The two major basketball teams in Colorado — the Denver Nuggets and the University of Colorado Buffaloes — were both in action last night and it was uncanny how the games mirrored each other, especially at the end.
Both games were on television. The Nuggets were on Altitude Sports. ESPN2 broadcast the game with the CU-Boulder Buffs. There must have been people in Colorado switching back and forth between coverage of the two games. Who noticed all the similarities?
To start, each Colorado team was on the road on the west coast. The Nuggets were in Portland playing the Trail Blazers and the Buffs men’s team was in Stanford playing the Cardinal. Both games were played at the same time. In each game the Colorado teams had to come back from deficits. Neither Colorado team shot well from behind the arc — the Buffaloes made 22% (4 of 18) of their 3-pointers and the Nuggets made 21.4% (3 of 14). Both Colorado teams made mistakes as the games came down to the wire — Dinwiddie’s boneheaded technical that gave Stanford a better chance to pull the game out, and Nuggets guards Lawson and Miller missing crucial free throws with seconds remaining.
Nearly Identical Endings
The uncanny thing was how similarly the two games ended. In Stanford, the Cardinal were down by two to the visiting team, 65-63, but had possession of the ball. After a stoppage, there were 2.4 seconds left on the clock — plenty of time to inbound the ball and get a reasonable shot. A three would win and a two would tie. When play resumed, the pass went in to Stanford’s Dwight Powell, who drove to the basket and dunked, but the officials ruled that he still had his hand on the ball when time expired.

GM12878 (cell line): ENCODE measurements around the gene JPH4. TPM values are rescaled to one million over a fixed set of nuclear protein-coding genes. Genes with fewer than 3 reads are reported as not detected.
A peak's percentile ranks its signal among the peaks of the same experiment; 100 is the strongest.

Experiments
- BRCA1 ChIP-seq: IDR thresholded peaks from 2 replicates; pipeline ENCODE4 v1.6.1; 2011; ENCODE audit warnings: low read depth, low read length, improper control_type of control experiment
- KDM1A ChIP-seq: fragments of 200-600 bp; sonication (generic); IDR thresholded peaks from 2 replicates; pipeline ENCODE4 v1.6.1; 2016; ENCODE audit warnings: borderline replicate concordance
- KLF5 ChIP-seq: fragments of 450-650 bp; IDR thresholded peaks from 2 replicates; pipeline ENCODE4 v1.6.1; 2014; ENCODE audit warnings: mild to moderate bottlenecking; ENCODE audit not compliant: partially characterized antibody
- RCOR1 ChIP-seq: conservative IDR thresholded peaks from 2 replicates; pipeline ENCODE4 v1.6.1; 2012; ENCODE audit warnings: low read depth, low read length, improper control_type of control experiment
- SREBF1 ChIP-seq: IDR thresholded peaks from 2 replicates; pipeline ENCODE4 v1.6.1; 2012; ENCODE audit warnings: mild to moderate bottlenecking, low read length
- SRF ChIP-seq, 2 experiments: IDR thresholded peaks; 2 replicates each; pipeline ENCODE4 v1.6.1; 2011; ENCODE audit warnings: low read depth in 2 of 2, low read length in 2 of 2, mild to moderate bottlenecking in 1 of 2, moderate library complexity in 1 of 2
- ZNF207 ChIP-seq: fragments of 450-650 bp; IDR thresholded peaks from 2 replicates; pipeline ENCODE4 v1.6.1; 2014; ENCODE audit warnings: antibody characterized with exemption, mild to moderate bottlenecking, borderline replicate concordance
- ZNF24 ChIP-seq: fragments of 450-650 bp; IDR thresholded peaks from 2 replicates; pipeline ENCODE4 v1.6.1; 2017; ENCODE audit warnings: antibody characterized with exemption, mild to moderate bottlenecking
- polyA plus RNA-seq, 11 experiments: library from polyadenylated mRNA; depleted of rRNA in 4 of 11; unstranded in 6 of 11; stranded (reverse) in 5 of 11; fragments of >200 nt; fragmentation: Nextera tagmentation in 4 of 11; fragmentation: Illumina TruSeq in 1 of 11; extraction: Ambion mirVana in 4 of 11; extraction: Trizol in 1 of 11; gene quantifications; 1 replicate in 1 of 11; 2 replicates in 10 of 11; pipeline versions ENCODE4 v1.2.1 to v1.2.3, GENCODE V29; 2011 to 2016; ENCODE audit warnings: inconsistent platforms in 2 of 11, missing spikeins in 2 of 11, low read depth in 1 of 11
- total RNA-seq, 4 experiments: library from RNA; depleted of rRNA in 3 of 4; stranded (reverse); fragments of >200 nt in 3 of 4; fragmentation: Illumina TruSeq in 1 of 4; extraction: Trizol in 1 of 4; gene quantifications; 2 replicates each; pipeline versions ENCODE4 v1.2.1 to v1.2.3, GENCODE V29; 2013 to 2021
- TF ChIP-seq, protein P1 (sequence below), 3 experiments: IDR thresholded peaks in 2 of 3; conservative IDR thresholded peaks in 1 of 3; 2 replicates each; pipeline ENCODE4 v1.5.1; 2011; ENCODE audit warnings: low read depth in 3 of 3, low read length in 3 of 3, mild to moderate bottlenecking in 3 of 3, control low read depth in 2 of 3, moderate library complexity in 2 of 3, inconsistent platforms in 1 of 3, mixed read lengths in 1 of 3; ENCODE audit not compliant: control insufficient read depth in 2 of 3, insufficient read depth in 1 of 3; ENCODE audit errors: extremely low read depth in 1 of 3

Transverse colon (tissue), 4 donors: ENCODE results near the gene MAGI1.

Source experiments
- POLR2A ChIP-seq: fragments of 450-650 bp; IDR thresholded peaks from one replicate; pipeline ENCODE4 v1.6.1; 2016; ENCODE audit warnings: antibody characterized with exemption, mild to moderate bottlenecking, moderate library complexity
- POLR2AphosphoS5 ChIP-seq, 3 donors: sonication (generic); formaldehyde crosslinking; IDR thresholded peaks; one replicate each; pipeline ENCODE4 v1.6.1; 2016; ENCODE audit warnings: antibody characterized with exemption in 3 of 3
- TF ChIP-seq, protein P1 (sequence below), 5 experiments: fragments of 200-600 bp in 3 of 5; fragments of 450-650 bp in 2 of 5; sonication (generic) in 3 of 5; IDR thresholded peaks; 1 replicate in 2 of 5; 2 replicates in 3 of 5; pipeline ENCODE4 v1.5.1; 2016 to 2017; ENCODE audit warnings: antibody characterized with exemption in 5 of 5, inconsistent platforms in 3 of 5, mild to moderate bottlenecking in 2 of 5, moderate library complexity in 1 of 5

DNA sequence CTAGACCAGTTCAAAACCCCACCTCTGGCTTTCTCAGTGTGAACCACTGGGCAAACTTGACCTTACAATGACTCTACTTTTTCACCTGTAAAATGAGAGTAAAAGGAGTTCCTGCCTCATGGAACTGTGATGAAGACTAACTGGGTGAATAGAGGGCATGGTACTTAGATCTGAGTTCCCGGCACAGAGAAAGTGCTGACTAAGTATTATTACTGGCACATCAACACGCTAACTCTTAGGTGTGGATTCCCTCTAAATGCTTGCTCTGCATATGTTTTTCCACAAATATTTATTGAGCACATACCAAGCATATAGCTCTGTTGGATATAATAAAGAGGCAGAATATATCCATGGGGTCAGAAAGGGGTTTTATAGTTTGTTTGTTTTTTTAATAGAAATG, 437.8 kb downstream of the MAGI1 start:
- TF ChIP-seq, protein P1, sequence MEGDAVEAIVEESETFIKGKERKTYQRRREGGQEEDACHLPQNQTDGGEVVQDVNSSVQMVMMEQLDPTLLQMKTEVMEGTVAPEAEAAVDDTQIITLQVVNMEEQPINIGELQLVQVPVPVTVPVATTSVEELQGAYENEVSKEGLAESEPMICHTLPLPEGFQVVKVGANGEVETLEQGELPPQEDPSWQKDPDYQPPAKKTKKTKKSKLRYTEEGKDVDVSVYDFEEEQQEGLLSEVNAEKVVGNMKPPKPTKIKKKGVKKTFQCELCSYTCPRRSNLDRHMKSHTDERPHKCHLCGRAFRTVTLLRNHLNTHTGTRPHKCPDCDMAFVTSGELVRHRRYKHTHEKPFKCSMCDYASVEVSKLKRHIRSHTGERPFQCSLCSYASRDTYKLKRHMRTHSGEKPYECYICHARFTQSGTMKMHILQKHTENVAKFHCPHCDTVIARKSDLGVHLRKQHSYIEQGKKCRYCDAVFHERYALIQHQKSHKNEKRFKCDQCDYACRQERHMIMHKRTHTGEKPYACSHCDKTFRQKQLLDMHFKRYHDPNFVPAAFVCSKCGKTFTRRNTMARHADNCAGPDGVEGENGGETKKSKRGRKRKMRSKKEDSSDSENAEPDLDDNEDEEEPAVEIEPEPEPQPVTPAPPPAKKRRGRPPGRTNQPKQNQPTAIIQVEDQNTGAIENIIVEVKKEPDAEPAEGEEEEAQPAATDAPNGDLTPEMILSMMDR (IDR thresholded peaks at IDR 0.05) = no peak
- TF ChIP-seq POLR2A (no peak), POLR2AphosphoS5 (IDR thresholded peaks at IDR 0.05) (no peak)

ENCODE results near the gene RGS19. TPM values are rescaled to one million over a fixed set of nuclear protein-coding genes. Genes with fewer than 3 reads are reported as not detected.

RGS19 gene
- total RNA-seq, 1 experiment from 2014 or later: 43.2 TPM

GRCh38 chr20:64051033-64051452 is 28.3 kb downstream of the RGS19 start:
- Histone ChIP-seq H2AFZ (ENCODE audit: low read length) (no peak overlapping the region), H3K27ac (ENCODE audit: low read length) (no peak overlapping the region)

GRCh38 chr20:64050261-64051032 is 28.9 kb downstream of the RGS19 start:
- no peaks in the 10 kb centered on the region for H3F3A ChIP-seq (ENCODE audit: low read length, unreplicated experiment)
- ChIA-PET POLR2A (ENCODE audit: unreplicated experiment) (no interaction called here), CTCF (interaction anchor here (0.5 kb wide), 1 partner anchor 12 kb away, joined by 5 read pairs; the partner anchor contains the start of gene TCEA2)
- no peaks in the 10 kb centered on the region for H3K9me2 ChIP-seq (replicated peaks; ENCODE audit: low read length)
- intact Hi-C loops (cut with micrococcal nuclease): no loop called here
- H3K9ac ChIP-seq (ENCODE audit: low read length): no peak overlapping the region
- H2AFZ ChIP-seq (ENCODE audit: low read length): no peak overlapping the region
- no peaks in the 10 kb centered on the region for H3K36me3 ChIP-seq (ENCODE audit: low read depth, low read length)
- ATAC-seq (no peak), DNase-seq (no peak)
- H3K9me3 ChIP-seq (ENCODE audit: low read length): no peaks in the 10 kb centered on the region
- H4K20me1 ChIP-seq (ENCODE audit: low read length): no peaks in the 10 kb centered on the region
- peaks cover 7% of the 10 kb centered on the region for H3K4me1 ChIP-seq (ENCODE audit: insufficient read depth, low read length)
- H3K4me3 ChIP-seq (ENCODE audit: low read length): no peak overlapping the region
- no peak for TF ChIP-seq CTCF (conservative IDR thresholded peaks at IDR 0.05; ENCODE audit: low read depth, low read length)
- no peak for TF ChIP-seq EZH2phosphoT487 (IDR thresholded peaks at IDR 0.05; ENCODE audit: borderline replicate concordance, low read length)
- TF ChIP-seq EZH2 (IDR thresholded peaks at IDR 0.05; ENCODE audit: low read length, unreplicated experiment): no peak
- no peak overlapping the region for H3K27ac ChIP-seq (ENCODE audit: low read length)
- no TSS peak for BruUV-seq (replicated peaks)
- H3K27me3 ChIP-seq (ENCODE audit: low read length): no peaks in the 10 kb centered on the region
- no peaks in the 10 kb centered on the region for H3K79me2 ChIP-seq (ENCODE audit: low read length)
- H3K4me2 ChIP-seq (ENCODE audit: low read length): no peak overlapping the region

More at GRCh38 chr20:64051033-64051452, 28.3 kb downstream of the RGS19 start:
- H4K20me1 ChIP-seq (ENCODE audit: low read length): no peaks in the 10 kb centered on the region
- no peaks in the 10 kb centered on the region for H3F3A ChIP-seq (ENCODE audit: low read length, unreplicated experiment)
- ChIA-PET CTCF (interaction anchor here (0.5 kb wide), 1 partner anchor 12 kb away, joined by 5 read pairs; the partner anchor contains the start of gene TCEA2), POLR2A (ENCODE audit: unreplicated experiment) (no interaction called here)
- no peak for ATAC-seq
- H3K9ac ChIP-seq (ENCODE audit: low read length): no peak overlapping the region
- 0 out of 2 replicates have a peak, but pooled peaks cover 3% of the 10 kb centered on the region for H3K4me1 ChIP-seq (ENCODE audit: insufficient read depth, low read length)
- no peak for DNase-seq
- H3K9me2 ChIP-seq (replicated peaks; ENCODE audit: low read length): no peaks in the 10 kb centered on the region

The Buffs won by two.
In Portland, the Blazers were down by two to the visiting team, 111 to 109, but had possession of the ball and called time out. There were 2.4 seconds left on the clock. When play resumed, the ball went in to LaMarcus Aldridge, whose fade-away jumper was just short.
The Nuggets won by two.
I wonder what the odds are that two Colorado basketball teams playing simultaneously in the same region of the country would come to the end of each game leading by two and having to defend against the other team’s final shot attempt with 2.4 seconds left on the clock? Eh? Anybody? Mathematicians over a CU-Boulder?
Quite a coincidence. Both games even featured nifty hesitation moves and driving layups by guards on each Colorado team. (Ty Lawson schooled Portland’s Meyers Leonard on his. See the video below.)
So, two reasons for Colorado basketball fans to be happy today, while there is no joy in West Coast-ville.
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